Statement of the Hypotheses1. The effectiveness of using this dye has been proven feasible on providing

color on fabrics only in terms of color, odor, texture and durability.2. Using this dye as an alternative to the commercialized dye shows a

significant difference when it comes to durability on fabric after detergent washing and sunlight exposure.

Significance of the Study Being student researchers, the benefits of this project to the industry were deeply considered. This project will help lessen the burden of the consumers about the safety of using dyes on fabrics. This project will also develop the researchers resourcefulness by making use of supplies that are considered scraps through recycling. It will also be able to contribute to the realization that tells everyone that each of us can contribute in the betterment of science through discovering new ideas. This project can help not only consumers but also those who are in the fashion community. The product that the researchers are planning to develop can help the people economically by saving money in buying expensive dyes that is sold everywhere by creating an alternative that is not only very easy to do but also has accessible materials. People without permanent jobs can also use this as an additional source of income or even a new kind of business. This study can also help in lessening the household waste of any community.

3

Nowadays our country has big problem in our economy. Everyone can help to solve it by being practical. Recycling is a way to be practical. Dyes today may cost a lot. By creating this new kind of dye, the country may develop the industry of dye making through a more eco-friendly and cheaper manner.

Scope and Delimitation of the Study This project covers the utilization of onion skin into dye. The researchers only considered the outer skin part of the onion since its very common as household and commercial waste. Its efficiency is tested through using it as dye for different kinds of materials. But based on findings after the experiment was done, this type is applicable only on providing color to fabrics. Its natural composition is also analyzed but not entirely. Only the component which makes it effective as dye is given much importance.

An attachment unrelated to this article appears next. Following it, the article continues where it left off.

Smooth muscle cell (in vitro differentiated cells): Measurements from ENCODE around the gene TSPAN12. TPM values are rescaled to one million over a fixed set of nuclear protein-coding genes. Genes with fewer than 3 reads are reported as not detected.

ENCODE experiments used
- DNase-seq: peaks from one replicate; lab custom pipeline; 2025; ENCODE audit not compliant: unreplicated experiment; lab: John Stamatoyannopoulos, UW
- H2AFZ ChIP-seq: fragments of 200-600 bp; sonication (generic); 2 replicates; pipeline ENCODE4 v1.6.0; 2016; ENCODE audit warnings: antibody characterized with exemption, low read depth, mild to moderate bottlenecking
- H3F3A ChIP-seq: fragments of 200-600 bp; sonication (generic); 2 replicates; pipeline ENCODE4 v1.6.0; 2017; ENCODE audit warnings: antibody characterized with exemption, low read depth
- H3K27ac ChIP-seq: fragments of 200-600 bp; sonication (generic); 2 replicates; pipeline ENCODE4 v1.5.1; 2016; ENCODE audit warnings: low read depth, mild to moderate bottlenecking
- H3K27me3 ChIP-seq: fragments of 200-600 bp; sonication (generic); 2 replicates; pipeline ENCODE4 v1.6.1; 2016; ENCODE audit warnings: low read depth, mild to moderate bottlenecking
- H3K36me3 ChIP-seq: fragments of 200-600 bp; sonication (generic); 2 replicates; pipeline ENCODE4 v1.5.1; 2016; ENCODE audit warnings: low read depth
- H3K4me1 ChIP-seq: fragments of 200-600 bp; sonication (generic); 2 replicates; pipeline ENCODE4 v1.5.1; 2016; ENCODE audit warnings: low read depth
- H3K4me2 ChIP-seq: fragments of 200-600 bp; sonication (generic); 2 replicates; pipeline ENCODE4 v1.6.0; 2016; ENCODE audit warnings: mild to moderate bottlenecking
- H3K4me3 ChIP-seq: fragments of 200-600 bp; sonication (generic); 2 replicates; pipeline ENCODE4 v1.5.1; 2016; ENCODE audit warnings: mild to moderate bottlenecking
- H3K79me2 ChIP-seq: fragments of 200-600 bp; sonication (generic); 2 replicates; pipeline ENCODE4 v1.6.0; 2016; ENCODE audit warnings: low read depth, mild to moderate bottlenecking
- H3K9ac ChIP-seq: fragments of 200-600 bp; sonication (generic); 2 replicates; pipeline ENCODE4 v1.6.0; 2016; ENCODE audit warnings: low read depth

Review of Related Literature ONION Onion is somewhat a generic term that refers to several pungent members of the genus Allium (Lilaceae family) including common (bulbous) onion, garlic, leek and others. The word was derived from the Middle English union which, in turn, came from the Latin unio. The latter means one or unity and refers to the onions single bulb consisting of concentric rings. The pungency of onions is due to volatile sulfur compounds (thiosulfinates) which, in turn, are produced from sulfur-containing flavor precursors released when onion cells are ruptured or cut. Onion is thought to have originated more than 5000 years ago in Central Asia and is one of the most ancient of food sources. Its consumption by humans can be traced back to the Bronze Age. A staple in the diet of many early civilizations, it was especially important in ancient Egypt. In addition to being consumed as a food, Egyptians worshiped onion thinking its concentric rings symbolized eternal life. Indeed,4